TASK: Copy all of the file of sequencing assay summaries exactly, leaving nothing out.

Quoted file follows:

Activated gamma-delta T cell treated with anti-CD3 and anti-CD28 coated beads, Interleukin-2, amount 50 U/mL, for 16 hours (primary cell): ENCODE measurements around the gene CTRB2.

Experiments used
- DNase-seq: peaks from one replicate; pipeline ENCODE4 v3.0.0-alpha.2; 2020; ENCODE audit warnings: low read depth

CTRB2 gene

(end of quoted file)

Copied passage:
Activated gamma-delta T cell treated with anti-CD3 and anti-CD28 coated beads, Interleukin-2, amount 50 U/mL, for 16 hours (primary cell): ENCODE measurements around the gene CTRB2.

Experiments used
- DNase-seq: peaks from one replicate; pipeline ENCODE4 v3.0.0-alpha.2; 2020; ENCODE audit warnings: low read depth

CTRB2 gene